“Undocumented hospitality staff have been feeding Los Angeles for years,” Nolasco said. “Now it’s our turn to feed” them.
Welcome back, Canter’s
Gradually, Marc Canter, co-owner of Canter’s in Los Angeles, was noticing an increase in foot traffic in the area. Outdoor tables open for dining became busier. The sights offered a glimmer of hope in a dark year.
“The sun is out,” he said, “and there’s a light at the end of the tunnel.”
At long last, the lights turned on at his famous deli on Fairfax Avenue on Monday when Los Angeles County resumed limited indoor dining, my colleague Ruben Vives reports.
Old rhythms returned quickly for some. Four regulars sat in booths as workers prepared roast beef and pastrami sandwiches. Bob Knee, 72, ordered sausage and eggs. To be back in the restaurant that he has visited since he was 16 felt “normal again.”
“It’s wonderful,” he said.
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What to do this weekend
Get outside. Keep working your way through The Times’ hiking guide with a trip to the Bridge to Nowhere. If you’re resting your legs, take a driving tour through Claremont, which boasts varied architecture. Subscribe to the Escapes newsletter for more travel ideas or The Wild for more on the outdoors.
Watch something great. Our weekend culture watch list includes TV specials on iconic divas like Tina Turner and Aretha Franklin. And in his Indie Focus newsletter’s roundup of new movies, Mark Olsen spotlights “Zach Snyder’s Justice League.” The director releases his cut of the superhero adventure after a family tragedy in 2017 forced him to hand off the project to writer-director Joss Whedon while in mid-production.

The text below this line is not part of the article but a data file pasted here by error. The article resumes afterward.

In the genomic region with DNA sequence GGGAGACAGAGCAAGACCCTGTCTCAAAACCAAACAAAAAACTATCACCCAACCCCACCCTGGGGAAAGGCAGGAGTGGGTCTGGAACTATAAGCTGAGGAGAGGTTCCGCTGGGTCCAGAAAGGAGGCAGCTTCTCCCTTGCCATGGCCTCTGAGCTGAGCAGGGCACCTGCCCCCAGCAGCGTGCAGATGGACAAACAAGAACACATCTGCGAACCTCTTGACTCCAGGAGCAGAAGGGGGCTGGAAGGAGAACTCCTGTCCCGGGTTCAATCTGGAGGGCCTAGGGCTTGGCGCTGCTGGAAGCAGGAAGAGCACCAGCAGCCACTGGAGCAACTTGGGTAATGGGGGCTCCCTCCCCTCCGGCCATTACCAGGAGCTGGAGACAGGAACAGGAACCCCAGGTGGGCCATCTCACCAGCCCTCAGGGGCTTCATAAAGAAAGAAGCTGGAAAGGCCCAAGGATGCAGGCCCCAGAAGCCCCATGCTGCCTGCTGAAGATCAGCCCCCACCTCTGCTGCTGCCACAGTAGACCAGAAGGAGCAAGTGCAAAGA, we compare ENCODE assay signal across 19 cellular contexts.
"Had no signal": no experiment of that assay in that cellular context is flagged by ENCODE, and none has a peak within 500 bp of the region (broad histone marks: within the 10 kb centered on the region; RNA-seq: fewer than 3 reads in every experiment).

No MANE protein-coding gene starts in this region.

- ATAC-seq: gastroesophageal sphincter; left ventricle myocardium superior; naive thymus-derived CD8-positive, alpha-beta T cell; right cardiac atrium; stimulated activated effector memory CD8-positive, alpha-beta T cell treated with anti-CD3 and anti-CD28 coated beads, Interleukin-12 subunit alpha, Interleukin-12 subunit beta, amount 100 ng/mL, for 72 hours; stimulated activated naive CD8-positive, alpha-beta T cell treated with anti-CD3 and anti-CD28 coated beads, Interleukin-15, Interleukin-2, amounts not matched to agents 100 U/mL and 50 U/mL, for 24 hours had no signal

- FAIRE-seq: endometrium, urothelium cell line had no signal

Eat something great. Dress up the humble potato with one of 15 recipes, including gnocchi with browned butter and sage. Or get ready for Passover, which begins next weekend, with Julie Giuffrida’s tips for cooking during the holiday. For more, subscribe to our Cooking newsletter and our restaurants critics’ Tasting Notes newsletter.
Go online. Here’s The Times’ guide to the internet for when you’re looking for information on self-care, feel like learning something new or interesting, or want to expand your entertainment horizons.
The pandemic in pictures
Spring football does not necessarily mean teams will be free from chilly weather.
Rim of the World High in Lake Arrowhead practiced through snow and sleet this week leading up to its season opener. Players stretched on the snow-covered field and ran drills across the soggy grass. Offensive lineman Damon Lyons lightened the mood by throwing a snowball before practice.
Schools in San Bernardino County were allowed to resume outdoor sports in early March, and with 14 practices required before playing a game, Rim of the World couldn’t afford to postpone a session because of the weather. The Fighting Scots will start their season Friday against Ontario Christian.
For more on high school sports, sign up for our Prep Rally newsletter, which will make its premiere Monday.
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Practice social distancing using these tips, and wear a mask or two.
Watch for symptoms such as fever, cough, shortness of breath, chills, shaking with chills, muscle pain, headache, sore throat and loss of taste or smell. Here’s what to look for and when.